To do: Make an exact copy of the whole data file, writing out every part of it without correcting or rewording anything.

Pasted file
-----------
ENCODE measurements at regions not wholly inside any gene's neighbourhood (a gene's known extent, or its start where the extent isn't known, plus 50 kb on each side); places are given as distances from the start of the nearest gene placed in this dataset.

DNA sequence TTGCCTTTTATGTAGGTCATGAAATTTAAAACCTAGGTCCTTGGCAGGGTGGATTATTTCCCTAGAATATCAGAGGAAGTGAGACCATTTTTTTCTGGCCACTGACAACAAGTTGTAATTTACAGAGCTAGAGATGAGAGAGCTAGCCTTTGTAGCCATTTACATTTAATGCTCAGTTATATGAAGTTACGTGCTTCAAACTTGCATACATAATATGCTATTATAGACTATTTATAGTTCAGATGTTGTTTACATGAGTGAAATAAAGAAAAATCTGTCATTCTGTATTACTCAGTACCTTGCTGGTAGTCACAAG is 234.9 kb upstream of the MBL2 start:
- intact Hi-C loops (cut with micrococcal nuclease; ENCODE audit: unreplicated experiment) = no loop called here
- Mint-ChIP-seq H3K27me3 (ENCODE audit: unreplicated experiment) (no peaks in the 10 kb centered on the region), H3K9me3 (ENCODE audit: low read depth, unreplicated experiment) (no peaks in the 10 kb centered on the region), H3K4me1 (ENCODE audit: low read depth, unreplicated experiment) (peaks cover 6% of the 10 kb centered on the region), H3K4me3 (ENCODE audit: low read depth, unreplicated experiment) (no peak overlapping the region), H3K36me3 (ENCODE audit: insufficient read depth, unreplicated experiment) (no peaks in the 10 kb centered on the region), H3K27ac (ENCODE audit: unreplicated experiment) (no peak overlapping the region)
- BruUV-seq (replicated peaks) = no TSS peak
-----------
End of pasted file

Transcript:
ENCODE measurements at regions not wholly inside any gene's neighbourhood (a gene's known extent, or its start where the extent isn't known, plus 50 kb on each side); places are given as distances from the start of the nearest gene placed in this dataset.

DNA sequence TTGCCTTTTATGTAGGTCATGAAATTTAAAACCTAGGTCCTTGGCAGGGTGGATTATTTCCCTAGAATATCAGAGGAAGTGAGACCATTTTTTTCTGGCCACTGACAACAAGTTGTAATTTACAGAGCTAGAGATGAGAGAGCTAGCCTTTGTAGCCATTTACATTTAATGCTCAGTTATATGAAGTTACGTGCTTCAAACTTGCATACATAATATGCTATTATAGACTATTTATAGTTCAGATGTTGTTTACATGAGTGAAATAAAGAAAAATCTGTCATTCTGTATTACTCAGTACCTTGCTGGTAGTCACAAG is 234.9 kb upstream of the MBL2 start:
- intact Hi-C loops (cut with micrococcal nuclease; ENCODE audit: unreplicated experiment) = no loop called here
- Mint-ChIP-seq H3K27me3 (ENCODE audit: unreplicated experiment) (no peaks in the 10 kb centered on the region), H3K9me3 (ENCODE audit: low read depth, unreplicated experiment) (no peaks in the 10 kb centered on the region), H3K4me1 (ENCODE audit: low read depth, unreplicated experiment) (peaks cover 6% of the 10 kb centered on the region), H3K4me3 (ENCODE audit: low read depth, unreplicated experiment) (no peak overlapping the region), H3K36me3 (ENCODE audit: insufficient read depth, unreplicated experiment) (no peaks in the 10 kb centered on the region), H3K27ac (ENCODE audit: unreplicated experiment) (no peak overlapping the region)
- BruUV-seq (replicated peaks) = no TSS peak